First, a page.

Sigh..................

    You'll overcome this, it's all a Test we didn't sign up for.

    Take a break, down a liter of Owl's Roost Bourbon,

    everything will be as clerr as a bull.

    That's my FREE advice, and it's usually worth exactly what you paid for it................................
    Last edited by nomad; 05-12-2019 at 04:38 PM.
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    GROUCHY FUC***G OLD APE Funding Member Silverback's Avatar
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    As Nomad stated most of us have had an electrical issue at one time or another.

    Mine was a miss at anything above an idle. Drove me crazy. Replace the distributor, the spark plug wires and even replace the MSD box. Nope, not a damn thing worked. Still missed.

    A guy I knew from the Viper forum mentioned that the MSD system is very sensitive to voltage inputs. He told to remove the fan belt (I only had one) and driver it around the block. Yep, solved the problem so I went and bought a new alternator and tried it. F*cker still missed. I was ready to call a tow truck and have it towed to a shop. He then said to replace the voltage regulator. Problem solved. Spent hundreds of dollars replacing all the crap above and it ended up being a $20.00 (or less) part.

    From then on I always carried a spare voltage regulator in my parts and tool bag. And what I found out was that the trickle charger would screw up the voltage regulator. It was hard wired into the car, so I ripped it out and never used one again.

    So, yes I feel your pain, but you will get it resolved and all will be well and you can add it to your lessons learned bank.

  14. #14
    GROUCHY FUC***G OLD APE Funding Member Silverback's Avatar
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    And for the record, I think Nomad's reply qualifies for his one serious post for this year.

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    Administrator Funding Member Ron77's Avatar
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    Evan,

    There is nothing that is harder to isolate than a darn electrical problem. I have walked off from some for a day or so in the past and then went back when I wasn't so disgusted and fed up and I would usually find it soon. Just break the circuits down in your mind and don't necessarily discount those that you have replaced parts in as there is no quality control any more and I have replaced more than one part and later after becoming frustrated found the new part was no good. Nomad could be right about a lack of ground but the juice has to go somewhere in order to blow the fuse and as fast as you said it blows I think you must have almost a dead short somewhere. If you have a spare battery you can use, try it to test and see if that is the problem before you spend money on a new one or if you can load test the one in the car do so. If the battery is good then you need a meter to start checking leads in all the circuits that fuse handles to find a short.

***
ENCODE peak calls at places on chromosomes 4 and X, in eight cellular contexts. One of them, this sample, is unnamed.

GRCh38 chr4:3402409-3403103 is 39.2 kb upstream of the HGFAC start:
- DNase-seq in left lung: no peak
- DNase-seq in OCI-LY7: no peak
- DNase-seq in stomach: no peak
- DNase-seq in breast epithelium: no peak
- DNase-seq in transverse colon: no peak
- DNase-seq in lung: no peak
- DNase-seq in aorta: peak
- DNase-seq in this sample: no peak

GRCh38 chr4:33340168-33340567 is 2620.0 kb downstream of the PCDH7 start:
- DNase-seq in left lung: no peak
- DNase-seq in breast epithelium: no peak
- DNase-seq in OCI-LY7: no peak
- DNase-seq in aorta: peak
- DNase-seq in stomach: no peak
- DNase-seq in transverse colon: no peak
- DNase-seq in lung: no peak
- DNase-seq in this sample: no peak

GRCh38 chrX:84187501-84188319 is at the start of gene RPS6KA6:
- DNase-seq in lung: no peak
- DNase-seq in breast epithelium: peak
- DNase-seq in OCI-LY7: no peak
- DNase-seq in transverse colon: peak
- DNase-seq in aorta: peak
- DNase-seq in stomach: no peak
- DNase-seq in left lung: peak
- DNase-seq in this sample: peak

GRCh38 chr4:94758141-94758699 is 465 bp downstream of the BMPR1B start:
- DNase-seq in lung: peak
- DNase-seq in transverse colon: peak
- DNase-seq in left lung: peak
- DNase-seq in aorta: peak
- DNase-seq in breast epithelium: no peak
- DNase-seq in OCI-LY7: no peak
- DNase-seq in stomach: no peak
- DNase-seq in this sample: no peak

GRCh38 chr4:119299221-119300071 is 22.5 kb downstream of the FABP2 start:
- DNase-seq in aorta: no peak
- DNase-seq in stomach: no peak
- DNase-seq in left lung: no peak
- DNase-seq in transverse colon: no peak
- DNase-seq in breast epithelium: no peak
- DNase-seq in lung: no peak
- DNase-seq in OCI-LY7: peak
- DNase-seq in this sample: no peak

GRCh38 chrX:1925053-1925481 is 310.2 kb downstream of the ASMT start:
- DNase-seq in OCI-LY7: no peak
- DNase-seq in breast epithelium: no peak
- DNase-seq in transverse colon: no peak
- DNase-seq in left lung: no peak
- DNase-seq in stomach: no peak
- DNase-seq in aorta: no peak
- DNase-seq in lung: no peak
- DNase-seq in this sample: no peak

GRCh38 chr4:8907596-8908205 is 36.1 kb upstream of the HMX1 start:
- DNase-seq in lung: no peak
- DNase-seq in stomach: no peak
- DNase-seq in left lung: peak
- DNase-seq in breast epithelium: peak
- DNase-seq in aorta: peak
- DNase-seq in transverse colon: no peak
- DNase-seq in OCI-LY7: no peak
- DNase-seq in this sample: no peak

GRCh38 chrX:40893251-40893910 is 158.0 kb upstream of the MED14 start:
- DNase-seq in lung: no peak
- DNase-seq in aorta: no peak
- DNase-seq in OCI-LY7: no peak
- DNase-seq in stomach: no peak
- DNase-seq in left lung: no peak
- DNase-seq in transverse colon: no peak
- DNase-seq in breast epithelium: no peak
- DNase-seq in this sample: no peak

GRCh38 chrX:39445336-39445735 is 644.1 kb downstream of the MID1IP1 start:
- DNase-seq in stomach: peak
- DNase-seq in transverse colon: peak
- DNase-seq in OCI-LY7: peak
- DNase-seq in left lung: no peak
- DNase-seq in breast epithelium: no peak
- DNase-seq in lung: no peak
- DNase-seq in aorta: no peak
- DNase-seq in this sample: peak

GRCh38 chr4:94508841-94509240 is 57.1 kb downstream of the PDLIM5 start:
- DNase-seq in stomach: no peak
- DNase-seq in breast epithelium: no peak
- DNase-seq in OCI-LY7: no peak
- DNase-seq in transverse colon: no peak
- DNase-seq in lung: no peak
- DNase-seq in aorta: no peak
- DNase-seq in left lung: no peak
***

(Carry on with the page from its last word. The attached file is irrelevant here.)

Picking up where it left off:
Ron


    MY ALBUMS

  16. #16
    Senior Member Funding Member ACHiPo's Avatar
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    Quote Originally Posted by nomad View Post
    I feel your pain ACHiPo, we have all been there done it.

    I think it's a Ground, something that Fiberglass cars are prone to.

    I'd consider removing the Ground Strap or hopefully Ground STRAPS to the frame, we can't have too many, and do some polishing.

    We tend to over think these gremlins that pop up in out Toys.

    Speaking from experience here!

    Removing the steering wheel and dash sound like a REAL pain.

    Sigh..................

    You'll overcome this, it's all a Test we didn't sign up for.

    Take a break, down a liter of Owl's Roost Bourbon,

    everything will be as clerr as a bull.

    That's my FREE advice, and it's usually worth exactly what you paid for it................................
    Nomad,
    I took some of your advice last night without even knowing it as I stopped looking at this and the other site and focused on what I'm good at--a double Auchentoshan 12 year old soothed the beast a bit.